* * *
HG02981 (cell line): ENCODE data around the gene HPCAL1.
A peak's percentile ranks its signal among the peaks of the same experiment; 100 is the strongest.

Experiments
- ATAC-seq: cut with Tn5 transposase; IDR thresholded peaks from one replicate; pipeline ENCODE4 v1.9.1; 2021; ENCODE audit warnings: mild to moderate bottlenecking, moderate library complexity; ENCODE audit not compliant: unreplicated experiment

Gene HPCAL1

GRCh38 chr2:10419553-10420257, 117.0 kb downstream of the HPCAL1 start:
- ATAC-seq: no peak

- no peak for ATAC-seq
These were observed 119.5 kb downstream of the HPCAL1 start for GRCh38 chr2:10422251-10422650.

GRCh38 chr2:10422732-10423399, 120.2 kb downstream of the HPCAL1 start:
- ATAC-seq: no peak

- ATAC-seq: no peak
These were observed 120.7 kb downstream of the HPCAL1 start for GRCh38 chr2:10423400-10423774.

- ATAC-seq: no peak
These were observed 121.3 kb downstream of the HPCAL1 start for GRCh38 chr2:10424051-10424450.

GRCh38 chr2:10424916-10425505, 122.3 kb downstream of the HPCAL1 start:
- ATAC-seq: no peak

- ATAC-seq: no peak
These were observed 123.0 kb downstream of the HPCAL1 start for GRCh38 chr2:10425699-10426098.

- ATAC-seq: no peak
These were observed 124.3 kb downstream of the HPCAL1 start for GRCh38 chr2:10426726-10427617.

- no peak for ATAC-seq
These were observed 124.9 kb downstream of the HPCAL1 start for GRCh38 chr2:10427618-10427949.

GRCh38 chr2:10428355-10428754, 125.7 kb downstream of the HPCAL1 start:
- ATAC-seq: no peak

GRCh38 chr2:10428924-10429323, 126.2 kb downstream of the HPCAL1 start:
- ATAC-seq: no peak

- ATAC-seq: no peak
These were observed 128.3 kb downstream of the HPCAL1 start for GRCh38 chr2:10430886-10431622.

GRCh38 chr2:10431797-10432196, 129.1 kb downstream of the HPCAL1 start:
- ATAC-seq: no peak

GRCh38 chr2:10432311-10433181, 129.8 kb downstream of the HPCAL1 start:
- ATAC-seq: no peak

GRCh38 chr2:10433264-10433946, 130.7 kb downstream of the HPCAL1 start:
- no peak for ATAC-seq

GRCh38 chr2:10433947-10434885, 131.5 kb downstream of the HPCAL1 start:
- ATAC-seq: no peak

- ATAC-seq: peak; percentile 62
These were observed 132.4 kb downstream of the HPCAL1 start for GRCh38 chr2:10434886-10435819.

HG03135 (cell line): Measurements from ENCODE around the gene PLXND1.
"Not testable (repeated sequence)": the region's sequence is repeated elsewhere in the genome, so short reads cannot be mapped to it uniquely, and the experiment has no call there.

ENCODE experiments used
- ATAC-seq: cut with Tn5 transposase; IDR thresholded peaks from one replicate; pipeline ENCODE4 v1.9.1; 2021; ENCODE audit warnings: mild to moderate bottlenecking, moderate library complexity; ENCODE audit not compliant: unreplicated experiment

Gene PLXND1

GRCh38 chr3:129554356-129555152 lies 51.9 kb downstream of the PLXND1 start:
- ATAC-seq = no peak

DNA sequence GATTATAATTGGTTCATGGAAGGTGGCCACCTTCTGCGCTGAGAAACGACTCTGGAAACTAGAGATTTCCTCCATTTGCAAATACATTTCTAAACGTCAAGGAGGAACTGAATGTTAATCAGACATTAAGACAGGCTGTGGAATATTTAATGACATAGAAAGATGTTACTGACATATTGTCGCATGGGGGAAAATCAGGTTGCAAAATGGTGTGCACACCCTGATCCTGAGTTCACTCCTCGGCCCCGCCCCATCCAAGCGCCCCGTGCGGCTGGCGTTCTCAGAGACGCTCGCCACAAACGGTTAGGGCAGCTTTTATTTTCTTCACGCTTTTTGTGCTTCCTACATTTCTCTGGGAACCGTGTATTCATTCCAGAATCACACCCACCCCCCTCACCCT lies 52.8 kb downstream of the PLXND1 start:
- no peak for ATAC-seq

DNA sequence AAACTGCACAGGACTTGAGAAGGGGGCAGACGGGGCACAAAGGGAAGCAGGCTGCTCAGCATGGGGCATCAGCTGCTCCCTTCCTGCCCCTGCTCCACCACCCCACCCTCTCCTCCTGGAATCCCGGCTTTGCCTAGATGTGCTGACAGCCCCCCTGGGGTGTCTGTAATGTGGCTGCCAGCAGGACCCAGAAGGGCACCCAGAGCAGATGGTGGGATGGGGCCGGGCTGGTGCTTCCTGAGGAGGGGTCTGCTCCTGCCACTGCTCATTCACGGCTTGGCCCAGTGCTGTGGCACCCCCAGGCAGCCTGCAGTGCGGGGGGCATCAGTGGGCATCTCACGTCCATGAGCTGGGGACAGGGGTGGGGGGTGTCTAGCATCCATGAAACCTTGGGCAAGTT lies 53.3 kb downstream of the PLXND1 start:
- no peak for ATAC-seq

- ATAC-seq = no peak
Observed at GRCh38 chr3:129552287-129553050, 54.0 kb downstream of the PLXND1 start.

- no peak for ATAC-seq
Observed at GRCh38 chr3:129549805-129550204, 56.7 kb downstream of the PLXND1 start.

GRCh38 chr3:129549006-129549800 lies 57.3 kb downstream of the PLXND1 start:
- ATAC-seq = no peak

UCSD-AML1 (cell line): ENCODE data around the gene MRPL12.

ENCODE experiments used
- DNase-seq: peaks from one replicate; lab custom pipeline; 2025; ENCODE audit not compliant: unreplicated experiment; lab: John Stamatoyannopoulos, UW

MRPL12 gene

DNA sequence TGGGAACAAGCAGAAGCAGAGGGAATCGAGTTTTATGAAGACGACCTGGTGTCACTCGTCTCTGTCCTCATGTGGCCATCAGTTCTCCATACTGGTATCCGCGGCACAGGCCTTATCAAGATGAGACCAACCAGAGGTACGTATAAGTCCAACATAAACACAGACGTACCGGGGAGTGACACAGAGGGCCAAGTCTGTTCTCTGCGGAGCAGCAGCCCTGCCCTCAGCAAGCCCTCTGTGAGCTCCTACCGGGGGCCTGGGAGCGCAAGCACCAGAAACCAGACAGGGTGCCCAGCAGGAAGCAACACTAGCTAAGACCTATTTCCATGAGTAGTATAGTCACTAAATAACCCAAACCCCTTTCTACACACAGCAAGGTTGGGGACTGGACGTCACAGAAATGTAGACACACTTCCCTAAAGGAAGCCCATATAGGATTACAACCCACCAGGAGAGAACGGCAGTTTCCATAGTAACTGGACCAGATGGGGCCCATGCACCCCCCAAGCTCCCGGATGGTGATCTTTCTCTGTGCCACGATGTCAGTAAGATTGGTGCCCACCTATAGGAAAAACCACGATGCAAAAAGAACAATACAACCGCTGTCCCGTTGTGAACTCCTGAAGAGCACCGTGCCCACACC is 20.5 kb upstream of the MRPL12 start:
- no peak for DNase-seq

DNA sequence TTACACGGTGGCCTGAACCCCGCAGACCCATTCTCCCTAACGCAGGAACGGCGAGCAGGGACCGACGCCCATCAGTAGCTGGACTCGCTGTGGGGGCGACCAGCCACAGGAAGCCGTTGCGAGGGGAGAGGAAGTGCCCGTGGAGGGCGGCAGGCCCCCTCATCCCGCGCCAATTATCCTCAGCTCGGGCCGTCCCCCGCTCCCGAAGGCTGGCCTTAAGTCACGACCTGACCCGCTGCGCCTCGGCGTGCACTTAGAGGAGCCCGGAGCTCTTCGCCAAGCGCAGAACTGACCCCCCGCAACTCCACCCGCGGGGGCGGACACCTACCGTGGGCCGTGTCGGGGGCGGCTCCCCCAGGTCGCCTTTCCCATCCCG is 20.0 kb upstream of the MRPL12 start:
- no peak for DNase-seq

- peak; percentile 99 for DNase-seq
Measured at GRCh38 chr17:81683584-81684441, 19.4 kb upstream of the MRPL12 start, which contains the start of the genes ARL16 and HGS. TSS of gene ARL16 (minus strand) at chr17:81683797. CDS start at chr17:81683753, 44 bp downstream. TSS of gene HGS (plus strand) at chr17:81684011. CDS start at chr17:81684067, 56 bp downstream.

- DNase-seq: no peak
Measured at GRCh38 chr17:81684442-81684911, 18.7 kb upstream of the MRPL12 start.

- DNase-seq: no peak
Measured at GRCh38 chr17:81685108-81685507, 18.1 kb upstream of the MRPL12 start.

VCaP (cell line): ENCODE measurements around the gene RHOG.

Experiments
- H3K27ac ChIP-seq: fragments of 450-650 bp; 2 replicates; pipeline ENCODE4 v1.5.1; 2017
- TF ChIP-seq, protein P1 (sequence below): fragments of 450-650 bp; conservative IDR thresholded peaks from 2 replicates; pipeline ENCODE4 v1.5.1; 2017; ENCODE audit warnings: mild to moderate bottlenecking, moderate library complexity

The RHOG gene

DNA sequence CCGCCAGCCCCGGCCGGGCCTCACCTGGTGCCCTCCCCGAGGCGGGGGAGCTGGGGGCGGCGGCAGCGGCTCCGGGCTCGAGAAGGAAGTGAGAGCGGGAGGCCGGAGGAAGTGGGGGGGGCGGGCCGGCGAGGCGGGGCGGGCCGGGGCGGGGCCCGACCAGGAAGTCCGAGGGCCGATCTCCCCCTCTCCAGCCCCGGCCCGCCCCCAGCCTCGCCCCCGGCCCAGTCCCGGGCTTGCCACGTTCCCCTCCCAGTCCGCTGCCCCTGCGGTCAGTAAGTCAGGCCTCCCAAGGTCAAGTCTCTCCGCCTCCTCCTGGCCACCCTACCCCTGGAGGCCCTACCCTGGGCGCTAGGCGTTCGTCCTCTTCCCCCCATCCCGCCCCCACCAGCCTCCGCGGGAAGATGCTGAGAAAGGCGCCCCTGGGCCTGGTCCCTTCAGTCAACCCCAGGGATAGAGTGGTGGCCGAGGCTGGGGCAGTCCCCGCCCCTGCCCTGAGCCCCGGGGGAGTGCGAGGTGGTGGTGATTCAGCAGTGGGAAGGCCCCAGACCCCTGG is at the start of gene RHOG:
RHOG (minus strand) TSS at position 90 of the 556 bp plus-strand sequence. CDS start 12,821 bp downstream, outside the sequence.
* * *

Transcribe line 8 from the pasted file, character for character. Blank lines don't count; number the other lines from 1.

- no peak for ATAC-seq